Every adult American has experienced dizziness or loss of balance at least once in their life. Most do not attach any importance to this, shifting the problem to stress or fatigue.
Indeed, every third such complaint is non-systemic and is due to temporary difficulties in daily life and/or poor nutrition. However, in many cases, the dizziness can become very disruptive to daily life and requires seeking medical attention. Often, those with hearing difficulties will need to be more aware of balance issues.
Why is a sense of balance so important?
I think it’s no secret to anyone that a sense of balance is of great importance for a person. Thanks to the appropriate sense organs, we support our body in space and interact with the environment and people. People with imbalances may feel like they are falling or spinning even when they are not moving. Some Americans report feeling dizzy when turning their head, especially when they get out of bed or roll over.
Imbalance also affects the motor functions of the body. Inability to control movements can lead to serious consequences. People may stumble from time to time, hold on to walls for coordination, and even fall. Falls and injuries are especially dangerous for the elderly, who often suffer from loss of balance and hearing. Any fall can lead to serious fractures and a long recovery.
Thus, a sense of balance is the most important feeling for a fulfilling life. Unfortunately, we often do not pay attention to it until we encounter health problems. Moreover, imbalance does not occur only in adults or the elderly. According to research, one in 20 children in the US between the ages of 3 and 17 has a dizziness or balance problem. This is a serious problem faced by American health care.
Is there a connection between the hearing system and the balance?
What are the elements of the vestibular system:
The cerebellum, which is located in the brain and is responsible for the coordination of movements
Eyes for the perception of visual information
Proprioception, or joint-muscular feeling, is an unusual sense of the position of parts of one’s own body relative to each other and the surrounding space
The vestibular system in the inner ear consists of three fluid-filled semicircular canals in the cavity of the inner ear. While the cochlea is used for hearing, the canals are used for balance. When the fluid in these tubes moves, the hair cells sense the movement and transmit it to our brain. It allows us to understand how we move in space
Now you know that the sense of balance is based on the labyrinth of bones and tissues located in the inner ear. Our ears are the organs of hearing and balance at the same time! Thus, hearing and balance systems are interconnected and can influence each other. Moreover, the auditory system and the balance organs share a common nerve pathway to the brain called the vestibulocochlear nerve.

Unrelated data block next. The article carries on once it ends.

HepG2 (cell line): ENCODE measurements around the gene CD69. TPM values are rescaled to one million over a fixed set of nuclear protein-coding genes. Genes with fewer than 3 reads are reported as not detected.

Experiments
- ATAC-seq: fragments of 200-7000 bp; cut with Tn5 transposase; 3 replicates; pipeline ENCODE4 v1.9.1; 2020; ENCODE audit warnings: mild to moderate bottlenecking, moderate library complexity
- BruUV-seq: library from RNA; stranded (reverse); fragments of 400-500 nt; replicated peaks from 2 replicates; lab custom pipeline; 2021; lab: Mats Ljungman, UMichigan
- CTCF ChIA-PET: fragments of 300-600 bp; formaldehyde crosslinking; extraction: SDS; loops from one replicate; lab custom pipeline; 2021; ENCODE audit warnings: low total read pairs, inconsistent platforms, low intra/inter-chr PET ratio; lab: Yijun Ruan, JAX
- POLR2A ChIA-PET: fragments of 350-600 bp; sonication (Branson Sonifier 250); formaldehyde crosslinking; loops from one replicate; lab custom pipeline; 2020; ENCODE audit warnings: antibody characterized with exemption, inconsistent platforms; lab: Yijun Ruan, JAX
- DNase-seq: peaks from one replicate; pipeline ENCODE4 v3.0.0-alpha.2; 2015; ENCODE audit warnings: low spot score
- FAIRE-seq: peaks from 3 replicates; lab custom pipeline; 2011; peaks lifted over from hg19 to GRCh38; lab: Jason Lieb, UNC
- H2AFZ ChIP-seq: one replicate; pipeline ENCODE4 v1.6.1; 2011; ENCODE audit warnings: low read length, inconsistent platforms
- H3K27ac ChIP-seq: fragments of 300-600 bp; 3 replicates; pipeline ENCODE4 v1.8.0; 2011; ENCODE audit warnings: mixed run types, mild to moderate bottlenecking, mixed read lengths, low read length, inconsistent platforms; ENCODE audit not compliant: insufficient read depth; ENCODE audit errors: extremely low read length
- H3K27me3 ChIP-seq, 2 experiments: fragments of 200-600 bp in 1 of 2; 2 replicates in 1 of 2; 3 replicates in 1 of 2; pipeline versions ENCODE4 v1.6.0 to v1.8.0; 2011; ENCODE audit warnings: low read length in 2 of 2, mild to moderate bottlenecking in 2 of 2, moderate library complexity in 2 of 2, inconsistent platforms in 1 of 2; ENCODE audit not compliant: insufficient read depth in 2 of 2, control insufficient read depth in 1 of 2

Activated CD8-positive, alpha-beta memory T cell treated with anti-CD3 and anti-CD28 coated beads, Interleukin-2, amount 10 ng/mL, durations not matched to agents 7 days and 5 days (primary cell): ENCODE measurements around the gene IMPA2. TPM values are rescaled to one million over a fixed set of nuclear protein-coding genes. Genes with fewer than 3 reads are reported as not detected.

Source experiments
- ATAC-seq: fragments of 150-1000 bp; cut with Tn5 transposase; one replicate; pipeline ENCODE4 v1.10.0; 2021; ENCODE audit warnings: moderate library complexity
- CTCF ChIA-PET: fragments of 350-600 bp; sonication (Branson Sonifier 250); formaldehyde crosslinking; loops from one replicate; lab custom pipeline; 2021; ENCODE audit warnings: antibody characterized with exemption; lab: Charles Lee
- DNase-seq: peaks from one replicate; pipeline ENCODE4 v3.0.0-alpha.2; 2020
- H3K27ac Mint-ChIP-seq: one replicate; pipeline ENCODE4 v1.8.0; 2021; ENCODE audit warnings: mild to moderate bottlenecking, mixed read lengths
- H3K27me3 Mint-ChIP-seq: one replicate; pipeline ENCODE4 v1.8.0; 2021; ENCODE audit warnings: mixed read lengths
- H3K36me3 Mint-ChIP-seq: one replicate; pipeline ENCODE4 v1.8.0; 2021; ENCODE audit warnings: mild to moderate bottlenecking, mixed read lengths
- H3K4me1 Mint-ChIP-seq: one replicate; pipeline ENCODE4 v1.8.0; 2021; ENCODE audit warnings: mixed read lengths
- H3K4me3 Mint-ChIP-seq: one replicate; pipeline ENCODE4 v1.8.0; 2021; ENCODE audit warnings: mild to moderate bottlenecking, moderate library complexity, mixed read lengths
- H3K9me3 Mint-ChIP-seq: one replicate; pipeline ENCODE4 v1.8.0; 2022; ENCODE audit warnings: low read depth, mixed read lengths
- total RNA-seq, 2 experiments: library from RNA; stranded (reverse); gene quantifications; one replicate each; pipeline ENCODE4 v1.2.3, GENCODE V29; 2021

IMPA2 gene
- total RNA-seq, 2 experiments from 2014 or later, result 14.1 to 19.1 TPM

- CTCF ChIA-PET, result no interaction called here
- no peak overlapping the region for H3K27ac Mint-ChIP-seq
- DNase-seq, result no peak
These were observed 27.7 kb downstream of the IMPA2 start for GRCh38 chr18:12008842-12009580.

Along with the development of hearing loss, the brain spends additional resources on the restoration and strengthening of other senses. During this time, the cognitive resources required for the balance system to work are reduced, thereby disrupting the maintenance of balance in real-life situations. Thus, dizziness and hearing loss are closely related. Together with hearing problems, the risk of falling increases.
However, hearing loss and balance problems do not always occur together. Not all people who suffer from balance disorders suffer from hearing loss, and vice versa. But that doesn’t mean people can’t have both hearing loss and imbalance at the same time. The condition is common among older Americans. Simultaneous loss of vision and hearing creates an additional load on the balance system. Due to age, the joint-muscular feeling is also dulled. In older adults, it leads to loss of balance and frequent falls.
Some disorders cause a loss of balance and hearing. Dr. Zhanneta Shapiro notes the following disorders that should be paid special attention to:
This is inflammation of the inner ear due to an infection. Most people do not suffer from hearing loss, but it can happen. Such a condition is called Labyrinthitis. The disorder causes dizziness, nausea, hearing loss, and imbalance
Meniere’s disease. The disorder is characterized by increased pressure in the labyrinth. It causes dizziness, ringing in the ears, loss of hearing and balance
Do I need medical help?
A minor balance problem that is brief in duration may not cause someone to rush to a physician; however it is important not to ignore it if it occurs more than once. Even if a person has no health problems, he should consult a doctor and undergo a diagnosis. Every individual should take this excellent preventive measure at least once a year.
Remember that with frequent dizziness, there is no time to waste. It can be a symptom, which indicates a health problem. The treatment will depend on the causes of dizziness.
Do you or your relatives have health problems? Be sure to consult with an audiologist! The specialist will conduct an examination and recommend a hearing evaluation to identify the problem. Perhaps hearing loss causes dizziness and loss of orientation in space. If the hearing is normal, the audiologist will refer you to the next doctor. In any case, you will receive advice and learn what to do next.
Health problems cannot be ignored. The sooner you start treatment, the faster you will recover and forget about your problems. Consultation with a doctor is the first step to recovery!
About Dr Zhanneta Shapiro
Dr Zhanneta Shapiro received her Masters of Science from Brooklyn College in 2005 and completed her Doctorate of Audiology from Florida University in May 2008. Her graduate training was in various hospitals in the tri-state area and a residency period completed at Ear Nose and Throat Associates of New York. [ Learn More ]